By Mitchell Duncan, technical writer
Manufacturing methods for products continue to be the focus of intense R&D (e.g. 3D printing), resulting in some significant reductions in cost and associated productivity gains. However, the maintenance of these products often exceeding 30% of the operating costs, and seems stubbornly immune to such innovative forces.
Maximise product efficiency AND minimise costs.
The challenge in manufacturing is to maximise product equipment operational availability, maintainability and safety while lowering cost. One strategy used to meet this challenge, and is the one most commonly used, is to perform regular and preventive maintenance activities, especially in products that require it frequently. This can be an expensive activity, especially where; there are a large variety of tasks from diagnosis to repair, the equipment demands a varying complexity of maintenance requirements, the inventory comprises a large number of equipment types to maintain and the upkeep of documentation is onerous.
Recent technology advances have spawned new software systems to assist in the maintenance effort, namely Products-Service Systems (PSS), that provide a manufacturer-to-technician support environment, which encompasses real-time responsiveness, access to a large store of product data and Augmented Reality at it core.
Augmented Reality for Maintenance and Repair (ARMAR) to the rescue.
Augmented reality is the technology which allows for the superimposition of 2D &3D graphics, video, text or other media on, and registered with, surrounding objects in the environment. It uses either a tablet device, or specially configured headgear (head mounted display), that include a camera and display functionality as part of their design. This allows the user to acquire visual data from the environment and receive feedback from the supporting IT system.
These systems make it possible to rapidly train technicians for maintenance tasks, and actively assist them during the performance of normal work activities. They do this within the task environment, by directly referencing the equipment at the centre of the user’s focus, by providing instruction and support directly to the technician’s headset. The technician is able to readily switch their attention between the task and the separate, associated documentation, without ever needing to refer to separate paper or electronic technical material. Some systems allow for the technician to call upon expert assistance if required.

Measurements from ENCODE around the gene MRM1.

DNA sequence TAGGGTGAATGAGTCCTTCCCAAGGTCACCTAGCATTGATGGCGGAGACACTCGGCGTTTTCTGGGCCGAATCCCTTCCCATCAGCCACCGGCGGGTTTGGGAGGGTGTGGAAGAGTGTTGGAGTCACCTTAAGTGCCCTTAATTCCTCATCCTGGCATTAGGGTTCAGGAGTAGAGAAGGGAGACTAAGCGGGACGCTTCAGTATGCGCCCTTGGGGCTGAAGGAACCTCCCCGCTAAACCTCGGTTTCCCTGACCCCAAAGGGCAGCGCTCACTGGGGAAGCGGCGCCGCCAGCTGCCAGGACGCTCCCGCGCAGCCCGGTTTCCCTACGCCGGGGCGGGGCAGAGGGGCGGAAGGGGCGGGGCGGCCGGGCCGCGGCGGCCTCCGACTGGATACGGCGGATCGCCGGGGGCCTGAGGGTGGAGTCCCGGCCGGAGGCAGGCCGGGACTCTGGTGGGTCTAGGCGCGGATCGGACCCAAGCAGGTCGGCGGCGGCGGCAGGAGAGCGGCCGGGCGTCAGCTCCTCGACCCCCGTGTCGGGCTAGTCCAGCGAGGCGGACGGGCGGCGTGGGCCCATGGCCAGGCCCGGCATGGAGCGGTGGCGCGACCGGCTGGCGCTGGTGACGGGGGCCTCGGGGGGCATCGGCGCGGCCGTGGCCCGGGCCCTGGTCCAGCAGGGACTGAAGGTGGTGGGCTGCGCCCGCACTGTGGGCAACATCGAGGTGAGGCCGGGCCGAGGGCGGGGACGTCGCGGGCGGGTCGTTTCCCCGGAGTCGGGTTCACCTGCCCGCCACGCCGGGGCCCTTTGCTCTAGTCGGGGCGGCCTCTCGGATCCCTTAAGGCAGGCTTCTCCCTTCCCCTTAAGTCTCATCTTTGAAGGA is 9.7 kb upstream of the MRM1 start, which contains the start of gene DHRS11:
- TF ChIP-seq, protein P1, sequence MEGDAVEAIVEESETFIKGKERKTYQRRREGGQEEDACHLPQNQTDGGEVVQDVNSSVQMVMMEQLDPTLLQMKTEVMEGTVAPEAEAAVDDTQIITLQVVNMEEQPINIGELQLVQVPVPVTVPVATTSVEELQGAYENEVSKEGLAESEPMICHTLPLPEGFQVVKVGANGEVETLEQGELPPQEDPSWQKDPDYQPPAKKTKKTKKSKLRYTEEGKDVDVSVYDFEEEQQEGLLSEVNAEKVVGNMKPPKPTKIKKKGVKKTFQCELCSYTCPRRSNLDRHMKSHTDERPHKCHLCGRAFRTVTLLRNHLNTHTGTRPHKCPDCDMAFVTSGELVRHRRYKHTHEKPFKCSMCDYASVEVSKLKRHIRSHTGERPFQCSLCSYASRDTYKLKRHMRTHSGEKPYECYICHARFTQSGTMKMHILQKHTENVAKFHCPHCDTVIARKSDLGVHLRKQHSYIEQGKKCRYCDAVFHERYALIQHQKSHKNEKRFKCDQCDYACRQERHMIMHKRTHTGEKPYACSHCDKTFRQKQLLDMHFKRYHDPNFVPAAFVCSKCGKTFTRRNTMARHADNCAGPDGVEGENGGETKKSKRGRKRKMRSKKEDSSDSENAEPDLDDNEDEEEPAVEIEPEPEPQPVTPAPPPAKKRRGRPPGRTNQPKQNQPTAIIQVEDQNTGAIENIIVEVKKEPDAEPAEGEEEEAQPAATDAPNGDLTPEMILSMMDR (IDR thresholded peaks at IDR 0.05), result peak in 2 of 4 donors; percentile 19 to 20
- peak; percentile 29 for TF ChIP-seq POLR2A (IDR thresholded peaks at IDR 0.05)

Why the low take-up rate?
Despite the significant and apparent benefits of the technology, the take-up rate in industry appears to be slow. Part of this seems to be that the fundamental enabling technologies are complex and include; eye movement detection, voice-based interaction, gesture interpretation, object recognition and depth-sensing capabilities. These technologies are still at a point where, when integrated into a system, do not deliver a comfortable smooth operational experience for the user, and so the overall offering is not well received. The key, it seems, is developing these technologies to an individual, acceptable standard and to integrate them into a product which the user finds immediately suitable and functional.
There is no doubt that ARMAR has significant promise for industry. It has the potential to reduce training costs, lower overall cost of ownership of assets, support quality assurance over the life of an asset and to improve safety for maintenance technicians in the field. It remains to be seen whether these promises can be realised, or the technology will become another by-way on the road to efficiency.
Image credits: Augmented Reality for Maintenance and Repair (ARMAR), Steven J. Henderson, Steven K. Feiner.